For a city dweller, grocery shopping usually includes fighting traffic, parking, struggling mightily over what to make at the store and beforehand, threading-the-needle on too-many picky-eaters, crowded aisles, elevator music, slow checkout, the occasional screaming child, tedium of restocking staples, paying, getting everything home and realizing you’ve either bought the wrong items or that some were forgotten. Survive all that, and too often, we let a good deal of this perfectly good food go to waste. (Americans throw away about 23% of what we buy at the grocery store as unused food waste.)
The pleasurable parts of grocery shopping, at least for me, are the creative, aspirational, experiential sides. Oh look, these gorgeous peaches are in season. The ahi tuna is fresh today, and would make a terrific ahi salad. Endive is on sale.
Or, the anticipation of a simple comfort-meal to come.
Food helps connect and nourish us. Dinner helps us slow down, reconnect, pass along family lore, and share stories. The benefits of a regular all-family meal are well documented. Meals with my family were extremely important to me growing up, and I’ve always thought there’s more that we can do to get people centered around the dinner table once again.
At the grocery store, the promise of a great new discovery is right around the corner. And with growing confidence that comes from experience as a home cook, it is tremendously satisfying to be able to effortlessly whip-up a great meal and share the love through food, helping someone you care about end their day with a delicious thing that you dreamed up in the kitchen.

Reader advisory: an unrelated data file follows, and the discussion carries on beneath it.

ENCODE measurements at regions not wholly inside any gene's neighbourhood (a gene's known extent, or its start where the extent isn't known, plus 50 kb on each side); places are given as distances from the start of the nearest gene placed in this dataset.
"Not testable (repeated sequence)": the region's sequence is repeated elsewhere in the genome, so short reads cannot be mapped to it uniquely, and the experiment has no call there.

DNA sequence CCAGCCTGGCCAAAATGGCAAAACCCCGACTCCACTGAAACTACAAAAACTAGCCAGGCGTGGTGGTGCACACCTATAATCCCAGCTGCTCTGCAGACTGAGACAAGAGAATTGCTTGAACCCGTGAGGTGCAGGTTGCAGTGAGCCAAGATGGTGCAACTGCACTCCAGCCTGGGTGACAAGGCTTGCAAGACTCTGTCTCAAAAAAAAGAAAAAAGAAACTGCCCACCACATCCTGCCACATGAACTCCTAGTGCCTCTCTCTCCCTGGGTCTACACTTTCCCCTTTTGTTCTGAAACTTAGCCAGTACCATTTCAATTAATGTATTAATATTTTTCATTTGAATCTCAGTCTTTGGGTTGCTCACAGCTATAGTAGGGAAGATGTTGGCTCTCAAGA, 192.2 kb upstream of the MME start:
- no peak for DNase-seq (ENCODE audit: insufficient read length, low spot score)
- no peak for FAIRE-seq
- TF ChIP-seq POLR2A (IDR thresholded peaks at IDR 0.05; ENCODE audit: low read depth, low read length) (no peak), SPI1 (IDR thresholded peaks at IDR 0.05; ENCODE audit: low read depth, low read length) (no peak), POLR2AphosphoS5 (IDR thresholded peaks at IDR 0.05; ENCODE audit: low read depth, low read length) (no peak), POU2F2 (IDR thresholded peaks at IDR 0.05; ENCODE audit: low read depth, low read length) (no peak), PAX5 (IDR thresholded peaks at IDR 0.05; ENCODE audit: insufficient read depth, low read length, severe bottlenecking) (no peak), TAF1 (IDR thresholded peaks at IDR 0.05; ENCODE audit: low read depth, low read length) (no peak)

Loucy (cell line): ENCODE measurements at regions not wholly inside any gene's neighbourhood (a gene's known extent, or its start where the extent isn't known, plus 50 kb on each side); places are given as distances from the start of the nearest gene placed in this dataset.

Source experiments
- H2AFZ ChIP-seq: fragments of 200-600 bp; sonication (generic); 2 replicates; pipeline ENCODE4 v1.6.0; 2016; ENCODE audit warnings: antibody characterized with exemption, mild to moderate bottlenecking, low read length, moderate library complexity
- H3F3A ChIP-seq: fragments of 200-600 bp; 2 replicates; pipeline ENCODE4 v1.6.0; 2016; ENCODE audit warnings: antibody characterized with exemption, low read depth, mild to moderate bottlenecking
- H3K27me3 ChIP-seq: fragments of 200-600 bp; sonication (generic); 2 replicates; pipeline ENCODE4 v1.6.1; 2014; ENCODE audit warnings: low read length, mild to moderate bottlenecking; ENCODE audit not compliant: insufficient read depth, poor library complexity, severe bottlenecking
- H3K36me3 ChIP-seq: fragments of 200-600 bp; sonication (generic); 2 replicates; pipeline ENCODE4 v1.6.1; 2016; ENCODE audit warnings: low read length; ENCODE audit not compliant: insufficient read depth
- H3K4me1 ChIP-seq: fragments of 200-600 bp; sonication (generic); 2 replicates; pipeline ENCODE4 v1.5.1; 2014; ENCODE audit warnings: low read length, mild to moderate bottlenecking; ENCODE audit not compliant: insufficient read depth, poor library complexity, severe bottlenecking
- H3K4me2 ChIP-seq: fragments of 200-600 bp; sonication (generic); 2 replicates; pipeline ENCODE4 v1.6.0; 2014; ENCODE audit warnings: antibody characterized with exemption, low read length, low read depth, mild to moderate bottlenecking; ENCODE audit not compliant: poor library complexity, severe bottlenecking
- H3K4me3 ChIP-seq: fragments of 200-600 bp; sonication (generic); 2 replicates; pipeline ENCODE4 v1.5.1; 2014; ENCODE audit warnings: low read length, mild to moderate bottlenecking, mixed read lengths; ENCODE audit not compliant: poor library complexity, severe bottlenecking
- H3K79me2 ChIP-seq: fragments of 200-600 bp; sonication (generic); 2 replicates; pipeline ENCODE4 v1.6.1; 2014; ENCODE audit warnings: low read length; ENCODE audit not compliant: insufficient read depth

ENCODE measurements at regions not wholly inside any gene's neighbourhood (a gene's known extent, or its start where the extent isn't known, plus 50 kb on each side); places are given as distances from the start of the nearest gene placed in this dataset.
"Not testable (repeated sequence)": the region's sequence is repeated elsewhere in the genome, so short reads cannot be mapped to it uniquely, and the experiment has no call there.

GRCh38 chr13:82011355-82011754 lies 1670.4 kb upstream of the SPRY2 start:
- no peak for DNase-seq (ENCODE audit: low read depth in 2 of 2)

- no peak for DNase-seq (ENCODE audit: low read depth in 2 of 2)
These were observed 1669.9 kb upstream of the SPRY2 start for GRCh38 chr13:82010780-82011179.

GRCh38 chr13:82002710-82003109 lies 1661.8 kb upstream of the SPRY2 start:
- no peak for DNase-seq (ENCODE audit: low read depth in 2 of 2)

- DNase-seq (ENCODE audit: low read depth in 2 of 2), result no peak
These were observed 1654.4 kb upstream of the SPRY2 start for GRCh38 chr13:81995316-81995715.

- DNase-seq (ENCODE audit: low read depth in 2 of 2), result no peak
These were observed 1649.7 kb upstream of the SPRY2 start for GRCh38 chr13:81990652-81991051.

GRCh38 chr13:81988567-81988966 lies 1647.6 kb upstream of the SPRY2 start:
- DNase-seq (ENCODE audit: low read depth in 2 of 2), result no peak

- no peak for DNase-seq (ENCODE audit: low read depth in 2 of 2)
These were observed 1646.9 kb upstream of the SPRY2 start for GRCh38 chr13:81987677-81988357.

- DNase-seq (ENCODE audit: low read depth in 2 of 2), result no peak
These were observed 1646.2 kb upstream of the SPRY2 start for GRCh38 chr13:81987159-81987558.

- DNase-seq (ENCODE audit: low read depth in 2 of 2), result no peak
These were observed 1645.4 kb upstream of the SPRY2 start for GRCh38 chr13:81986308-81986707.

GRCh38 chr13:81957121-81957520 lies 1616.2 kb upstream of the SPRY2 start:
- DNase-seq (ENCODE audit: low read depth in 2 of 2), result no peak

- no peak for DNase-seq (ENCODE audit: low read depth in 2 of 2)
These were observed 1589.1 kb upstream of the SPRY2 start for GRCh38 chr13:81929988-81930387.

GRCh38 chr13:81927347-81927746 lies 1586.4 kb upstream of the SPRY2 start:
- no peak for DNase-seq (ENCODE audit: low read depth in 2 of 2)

Getting Home Cook Organized and Inspired
As a software entrepreneur and primary cook for a family of five, I know that innovative software, mobile devices and the cloud can do a lot more to help the life of the home cook. If you enumerate these problems and pain-points, you’ll see innovative solutions to these drive our product releases.
Let’s start with the shopping list — we did.
It is incredibly frustrating to go from one aisle to the next, scanning a random list in full, trudging back and forth across the megamart, only to arrive home without that important item.